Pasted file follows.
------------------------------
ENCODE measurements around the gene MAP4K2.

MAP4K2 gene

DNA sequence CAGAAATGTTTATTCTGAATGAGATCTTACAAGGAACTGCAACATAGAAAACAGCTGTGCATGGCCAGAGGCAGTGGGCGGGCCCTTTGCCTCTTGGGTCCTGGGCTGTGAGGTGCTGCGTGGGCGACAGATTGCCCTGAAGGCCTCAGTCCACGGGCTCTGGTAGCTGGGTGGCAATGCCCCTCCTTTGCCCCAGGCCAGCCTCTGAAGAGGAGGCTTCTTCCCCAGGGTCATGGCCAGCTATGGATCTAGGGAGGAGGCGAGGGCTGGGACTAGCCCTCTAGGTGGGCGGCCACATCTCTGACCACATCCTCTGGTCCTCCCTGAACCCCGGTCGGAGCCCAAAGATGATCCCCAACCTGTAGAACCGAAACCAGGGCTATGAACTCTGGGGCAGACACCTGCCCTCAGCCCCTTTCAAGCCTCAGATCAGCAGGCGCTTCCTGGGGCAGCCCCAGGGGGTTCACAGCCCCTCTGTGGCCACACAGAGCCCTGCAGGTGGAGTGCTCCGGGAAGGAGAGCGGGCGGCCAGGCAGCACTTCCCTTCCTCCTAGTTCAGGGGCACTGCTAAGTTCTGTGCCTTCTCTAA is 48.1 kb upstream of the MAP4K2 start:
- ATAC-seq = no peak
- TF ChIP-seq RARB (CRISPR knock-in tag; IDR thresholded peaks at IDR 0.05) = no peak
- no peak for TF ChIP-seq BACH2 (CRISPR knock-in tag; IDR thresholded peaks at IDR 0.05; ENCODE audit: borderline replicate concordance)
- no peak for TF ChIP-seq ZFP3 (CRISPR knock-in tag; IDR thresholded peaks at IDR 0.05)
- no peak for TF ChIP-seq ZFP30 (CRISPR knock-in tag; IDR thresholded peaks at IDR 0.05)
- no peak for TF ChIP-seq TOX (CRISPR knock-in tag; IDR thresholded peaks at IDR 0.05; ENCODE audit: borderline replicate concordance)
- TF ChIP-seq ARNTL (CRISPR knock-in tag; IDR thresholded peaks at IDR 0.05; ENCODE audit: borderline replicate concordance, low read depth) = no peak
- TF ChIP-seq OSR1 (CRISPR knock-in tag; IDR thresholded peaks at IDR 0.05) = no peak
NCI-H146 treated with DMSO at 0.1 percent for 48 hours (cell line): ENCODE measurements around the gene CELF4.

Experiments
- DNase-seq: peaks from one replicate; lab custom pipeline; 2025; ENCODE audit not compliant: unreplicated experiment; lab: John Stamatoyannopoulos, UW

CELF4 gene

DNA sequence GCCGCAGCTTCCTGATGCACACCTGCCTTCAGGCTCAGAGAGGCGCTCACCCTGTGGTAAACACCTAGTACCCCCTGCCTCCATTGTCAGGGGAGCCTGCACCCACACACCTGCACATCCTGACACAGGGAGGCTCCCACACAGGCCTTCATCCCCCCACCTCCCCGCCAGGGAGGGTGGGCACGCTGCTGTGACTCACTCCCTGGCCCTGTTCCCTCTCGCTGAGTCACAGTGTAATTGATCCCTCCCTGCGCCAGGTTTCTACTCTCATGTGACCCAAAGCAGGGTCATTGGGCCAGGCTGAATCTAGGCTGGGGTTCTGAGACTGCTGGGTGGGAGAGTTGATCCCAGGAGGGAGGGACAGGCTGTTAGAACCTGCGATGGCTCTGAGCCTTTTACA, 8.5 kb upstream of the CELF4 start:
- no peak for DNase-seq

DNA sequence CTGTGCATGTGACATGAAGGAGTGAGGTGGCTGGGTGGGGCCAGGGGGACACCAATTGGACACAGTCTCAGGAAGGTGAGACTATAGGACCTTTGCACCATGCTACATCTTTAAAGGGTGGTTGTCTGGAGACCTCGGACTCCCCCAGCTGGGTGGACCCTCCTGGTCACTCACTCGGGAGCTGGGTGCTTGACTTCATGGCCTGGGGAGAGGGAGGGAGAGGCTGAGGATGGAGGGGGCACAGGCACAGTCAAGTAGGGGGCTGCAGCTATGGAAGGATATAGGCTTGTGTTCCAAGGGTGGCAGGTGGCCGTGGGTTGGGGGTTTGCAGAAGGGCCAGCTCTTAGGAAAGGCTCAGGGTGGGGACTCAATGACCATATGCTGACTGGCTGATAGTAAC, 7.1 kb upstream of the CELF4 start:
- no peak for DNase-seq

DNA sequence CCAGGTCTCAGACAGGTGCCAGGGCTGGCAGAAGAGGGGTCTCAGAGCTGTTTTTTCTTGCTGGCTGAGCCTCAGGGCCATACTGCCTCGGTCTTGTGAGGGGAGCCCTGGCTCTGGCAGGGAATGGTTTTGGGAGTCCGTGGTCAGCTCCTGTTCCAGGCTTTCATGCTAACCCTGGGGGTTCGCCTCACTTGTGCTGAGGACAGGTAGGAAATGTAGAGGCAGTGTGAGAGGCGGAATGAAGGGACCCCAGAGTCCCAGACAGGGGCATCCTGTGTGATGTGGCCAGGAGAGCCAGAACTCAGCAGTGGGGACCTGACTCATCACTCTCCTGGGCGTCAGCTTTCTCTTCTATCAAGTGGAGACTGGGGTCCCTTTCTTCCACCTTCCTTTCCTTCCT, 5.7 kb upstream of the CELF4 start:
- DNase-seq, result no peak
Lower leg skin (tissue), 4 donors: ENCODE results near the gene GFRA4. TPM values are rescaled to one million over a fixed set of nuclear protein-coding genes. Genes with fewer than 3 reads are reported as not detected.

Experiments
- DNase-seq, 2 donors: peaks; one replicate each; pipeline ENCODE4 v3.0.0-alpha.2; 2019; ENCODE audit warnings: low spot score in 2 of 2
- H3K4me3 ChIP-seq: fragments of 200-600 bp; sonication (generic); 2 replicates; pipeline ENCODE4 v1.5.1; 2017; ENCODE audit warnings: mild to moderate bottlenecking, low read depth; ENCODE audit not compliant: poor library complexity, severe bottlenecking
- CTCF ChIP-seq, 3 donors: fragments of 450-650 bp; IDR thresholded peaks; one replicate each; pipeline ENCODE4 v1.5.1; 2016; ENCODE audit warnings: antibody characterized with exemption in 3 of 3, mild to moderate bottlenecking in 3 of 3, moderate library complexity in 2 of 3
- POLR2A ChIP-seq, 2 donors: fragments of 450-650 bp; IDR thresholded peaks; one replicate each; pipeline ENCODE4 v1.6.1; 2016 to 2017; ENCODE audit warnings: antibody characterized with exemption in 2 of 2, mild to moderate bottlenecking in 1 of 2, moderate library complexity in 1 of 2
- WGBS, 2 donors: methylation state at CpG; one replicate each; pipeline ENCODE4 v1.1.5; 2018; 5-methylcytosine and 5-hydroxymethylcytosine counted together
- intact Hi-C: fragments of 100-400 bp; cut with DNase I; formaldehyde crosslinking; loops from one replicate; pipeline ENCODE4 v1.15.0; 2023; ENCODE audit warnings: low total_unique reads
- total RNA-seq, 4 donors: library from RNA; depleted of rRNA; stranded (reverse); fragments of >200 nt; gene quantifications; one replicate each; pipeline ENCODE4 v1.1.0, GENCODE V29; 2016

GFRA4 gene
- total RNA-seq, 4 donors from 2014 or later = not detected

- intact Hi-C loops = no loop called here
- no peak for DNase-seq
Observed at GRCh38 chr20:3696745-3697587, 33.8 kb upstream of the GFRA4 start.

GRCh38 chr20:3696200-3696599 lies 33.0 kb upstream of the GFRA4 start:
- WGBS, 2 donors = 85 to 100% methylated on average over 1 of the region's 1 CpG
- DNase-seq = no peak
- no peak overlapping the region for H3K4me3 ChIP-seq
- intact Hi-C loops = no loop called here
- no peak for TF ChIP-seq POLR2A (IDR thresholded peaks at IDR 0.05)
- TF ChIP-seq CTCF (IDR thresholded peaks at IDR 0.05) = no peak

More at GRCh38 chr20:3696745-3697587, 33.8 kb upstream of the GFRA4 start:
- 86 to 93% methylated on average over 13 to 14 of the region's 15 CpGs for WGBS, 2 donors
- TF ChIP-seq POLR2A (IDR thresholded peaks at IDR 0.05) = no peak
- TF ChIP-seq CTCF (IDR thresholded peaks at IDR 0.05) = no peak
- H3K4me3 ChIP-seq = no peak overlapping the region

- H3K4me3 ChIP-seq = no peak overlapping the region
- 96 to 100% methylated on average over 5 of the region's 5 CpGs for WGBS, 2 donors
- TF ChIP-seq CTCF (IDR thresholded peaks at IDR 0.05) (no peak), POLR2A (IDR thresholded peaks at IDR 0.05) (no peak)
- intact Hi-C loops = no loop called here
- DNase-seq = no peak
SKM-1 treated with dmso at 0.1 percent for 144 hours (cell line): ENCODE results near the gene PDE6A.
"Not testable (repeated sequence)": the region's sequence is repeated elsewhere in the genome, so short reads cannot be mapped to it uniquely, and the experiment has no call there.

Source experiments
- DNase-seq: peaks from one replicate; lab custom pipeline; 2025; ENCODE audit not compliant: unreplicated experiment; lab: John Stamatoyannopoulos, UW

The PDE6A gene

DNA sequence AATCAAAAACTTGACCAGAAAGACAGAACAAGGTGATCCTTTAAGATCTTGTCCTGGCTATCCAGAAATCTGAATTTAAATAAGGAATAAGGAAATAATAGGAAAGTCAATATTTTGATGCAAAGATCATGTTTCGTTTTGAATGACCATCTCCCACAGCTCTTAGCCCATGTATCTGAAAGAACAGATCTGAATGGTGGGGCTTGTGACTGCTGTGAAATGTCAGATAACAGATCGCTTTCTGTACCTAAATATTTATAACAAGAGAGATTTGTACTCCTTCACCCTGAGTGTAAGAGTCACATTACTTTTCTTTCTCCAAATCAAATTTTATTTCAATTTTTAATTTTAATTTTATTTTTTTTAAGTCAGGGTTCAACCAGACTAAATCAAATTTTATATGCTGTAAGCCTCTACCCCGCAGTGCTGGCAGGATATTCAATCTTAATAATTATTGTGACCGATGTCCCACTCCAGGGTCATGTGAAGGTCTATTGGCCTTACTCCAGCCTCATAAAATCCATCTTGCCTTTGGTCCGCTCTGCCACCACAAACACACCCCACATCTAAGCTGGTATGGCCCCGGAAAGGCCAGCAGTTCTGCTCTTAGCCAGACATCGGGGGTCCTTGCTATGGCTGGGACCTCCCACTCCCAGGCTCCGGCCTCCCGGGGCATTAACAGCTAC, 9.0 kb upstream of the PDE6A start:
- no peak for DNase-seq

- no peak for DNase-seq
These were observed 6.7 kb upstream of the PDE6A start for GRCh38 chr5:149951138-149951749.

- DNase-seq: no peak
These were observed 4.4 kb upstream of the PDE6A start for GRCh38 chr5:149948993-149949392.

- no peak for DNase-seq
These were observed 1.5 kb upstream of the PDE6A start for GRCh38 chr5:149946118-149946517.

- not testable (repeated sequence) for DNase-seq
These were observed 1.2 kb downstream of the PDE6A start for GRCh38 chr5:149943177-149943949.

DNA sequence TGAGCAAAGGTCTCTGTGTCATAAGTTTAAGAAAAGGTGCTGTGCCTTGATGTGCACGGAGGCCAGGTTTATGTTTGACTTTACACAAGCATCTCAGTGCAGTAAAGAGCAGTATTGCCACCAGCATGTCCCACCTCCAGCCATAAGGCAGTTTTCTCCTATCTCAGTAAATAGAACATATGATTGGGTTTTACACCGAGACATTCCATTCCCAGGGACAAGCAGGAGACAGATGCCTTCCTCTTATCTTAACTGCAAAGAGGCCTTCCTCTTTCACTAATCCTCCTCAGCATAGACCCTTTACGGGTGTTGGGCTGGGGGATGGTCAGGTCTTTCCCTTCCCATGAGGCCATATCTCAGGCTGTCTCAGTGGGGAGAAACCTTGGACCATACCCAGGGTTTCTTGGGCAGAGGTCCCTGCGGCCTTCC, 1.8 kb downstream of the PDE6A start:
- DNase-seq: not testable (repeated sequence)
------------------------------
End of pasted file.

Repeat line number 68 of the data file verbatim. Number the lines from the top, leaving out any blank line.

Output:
DNA sequence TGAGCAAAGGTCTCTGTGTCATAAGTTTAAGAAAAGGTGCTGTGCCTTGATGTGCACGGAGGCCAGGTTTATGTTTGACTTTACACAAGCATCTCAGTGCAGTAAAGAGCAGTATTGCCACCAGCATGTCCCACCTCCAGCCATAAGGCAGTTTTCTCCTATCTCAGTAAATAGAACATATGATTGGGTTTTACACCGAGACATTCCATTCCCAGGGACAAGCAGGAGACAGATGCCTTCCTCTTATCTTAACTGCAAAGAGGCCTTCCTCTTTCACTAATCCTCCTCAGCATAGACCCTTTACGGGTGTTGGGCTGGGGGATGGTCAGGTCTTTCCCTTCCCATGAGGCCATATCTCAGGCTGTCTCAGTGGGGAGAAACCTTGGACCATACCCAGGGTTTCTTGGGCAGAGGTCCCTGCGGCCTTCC, 1.8 kb downstream of the PDE6A start: